So, this is your fourth book. What are your plans looking ahead, where do you go from here?

I have a way of falling into things, opening myself to the universe. That’s always been my credo. You open yourself and it comes your way. That’s the way this book happened and how it was written. Then you start to see the connections. That’s my approach to life, I’m open to everything. It’s about being in the right place at the right time – and being a little lucky. So, who knows what I’ll be doing a year from now. I’ll definitely be teaching reporting at NYU again, getting new reporters out there to take my place when my knees don’t work anymore. I also went to Italy in May to promote the translation of my last book, Murder in Matera. Hopefully, the next book will come my way. And I continue to freelance. In fact I recently pitched an interesting story related to my last book. The new pastor of Our Lady of Pompeii is from my family’s hometown on Bernalda in Basilicata. He grew up in the Vatican. His family sent him there to be an altar boy. He stayed under three Popes, then went to the seminary and became a priest. Now he’s been sent here to New York City. I met him recently. He’s freaking out. He’s been in this Vatican bubble his whole life and now he’s in the middle of Greenwich Village.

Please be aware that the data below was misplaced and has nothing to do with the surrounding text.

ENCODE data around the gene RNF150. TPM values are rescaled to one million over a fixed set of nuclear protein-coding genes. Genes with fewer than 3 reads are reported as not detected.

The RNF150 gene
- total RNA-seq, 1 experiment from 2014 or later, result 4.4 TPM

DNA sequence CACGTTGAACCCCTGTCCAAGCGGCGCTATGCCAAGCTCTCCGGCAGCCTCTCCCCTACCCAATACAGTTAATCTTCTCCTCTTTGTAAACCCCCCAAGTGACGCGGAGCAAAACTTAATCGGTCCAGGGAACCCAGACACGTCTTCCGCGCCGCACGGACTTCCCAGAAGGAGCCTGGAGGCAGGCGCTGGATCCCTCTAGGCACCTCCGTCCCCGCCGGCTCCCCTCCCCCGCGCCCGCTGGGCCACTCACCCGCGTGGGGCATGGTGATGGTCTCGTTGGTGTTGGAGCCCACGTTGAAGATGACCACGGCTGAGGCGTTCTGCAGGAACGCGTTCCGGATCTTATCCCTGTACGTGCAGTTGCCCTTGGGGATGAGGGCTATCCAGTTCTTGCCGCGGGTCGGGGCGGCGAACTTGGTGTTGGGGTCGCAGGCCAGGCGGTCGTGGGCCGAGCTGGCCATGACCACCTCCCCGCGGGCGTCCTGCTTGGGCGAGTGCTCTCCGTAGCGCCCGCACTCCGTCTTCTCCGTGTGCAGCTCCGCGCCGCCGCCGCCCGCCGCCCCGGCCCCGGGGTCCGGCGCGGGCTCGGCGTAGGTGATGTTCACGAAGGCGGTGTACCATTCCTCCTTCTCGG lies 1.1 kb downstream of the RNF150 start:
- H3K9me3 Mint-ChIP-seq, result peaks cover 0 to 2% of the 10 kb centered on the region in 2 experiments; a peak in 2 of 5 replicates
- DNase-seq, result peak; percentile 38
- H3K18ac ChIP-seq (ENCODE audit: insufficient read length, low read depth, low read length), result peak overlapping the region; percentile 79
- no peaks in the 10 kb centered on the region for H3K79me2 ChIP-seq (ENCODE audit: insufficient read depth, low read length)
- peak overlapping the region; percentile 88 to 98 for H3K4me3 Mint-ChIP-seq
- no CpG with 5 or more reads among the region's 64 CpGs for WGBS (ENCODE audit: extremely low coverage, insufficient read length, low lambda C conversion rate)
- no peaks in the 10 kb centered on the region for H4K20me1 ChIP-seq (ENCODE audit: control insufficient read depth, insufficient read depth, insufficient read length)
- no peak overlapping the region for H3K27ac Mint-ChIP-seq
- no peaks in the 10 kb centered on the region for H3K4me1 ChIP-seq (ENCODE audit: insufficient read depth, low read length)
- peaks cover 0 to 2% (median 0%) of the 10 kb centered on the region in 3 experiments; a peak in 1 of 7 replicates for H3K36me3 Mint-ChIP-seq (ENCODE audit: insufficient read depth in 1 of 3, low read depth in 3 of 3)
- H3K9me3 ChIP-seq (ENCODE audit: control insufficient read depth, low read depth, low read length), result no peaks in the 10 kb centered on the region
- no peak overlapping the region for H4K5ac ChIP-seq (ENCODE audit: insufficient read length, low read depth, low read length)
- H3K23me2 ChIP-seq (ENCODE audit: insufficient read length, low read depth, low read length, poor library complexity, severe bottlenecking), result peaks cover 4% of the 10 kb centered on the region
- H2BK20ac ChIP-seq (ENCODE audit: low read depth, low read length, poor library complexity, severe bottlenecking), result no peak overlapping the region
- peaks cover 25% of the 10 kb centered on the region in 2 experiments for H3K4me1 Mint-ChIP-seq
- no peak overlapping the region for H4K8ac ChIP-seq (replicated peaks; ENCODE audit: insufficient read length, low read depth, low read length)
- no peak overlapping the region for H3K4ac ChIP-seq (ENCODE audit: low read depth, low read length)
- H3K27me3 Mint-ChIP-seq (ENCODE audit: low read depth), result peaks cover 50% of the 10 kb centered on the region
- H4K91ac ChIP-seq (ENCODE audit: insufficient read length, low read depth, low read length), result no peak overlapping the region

Helene Stapinski is the nationally bestselling author of three memoirs: Five-Finger Discount, Murder in Matera, and Baby Plays Around. She writes regularly for The New York Times. Her work has also appeared in The Washington Post, New York magazine, Salon, and dozens of other publications. She teaches at New York University and lives in Brooklyn.

J.P. Apruzzese writes fiction, poetry, and book and art reviews. His work has appeared in The Adirondack Review, Brooklyn Magazine, Burning House Press, Piwodoki (Polish), Public Seminar, PANK Magazine, and Volume 1 Brooklyn. He is the Translator Editor at The New School’s LIT literary and arts review.

Photo: Lisa Bauso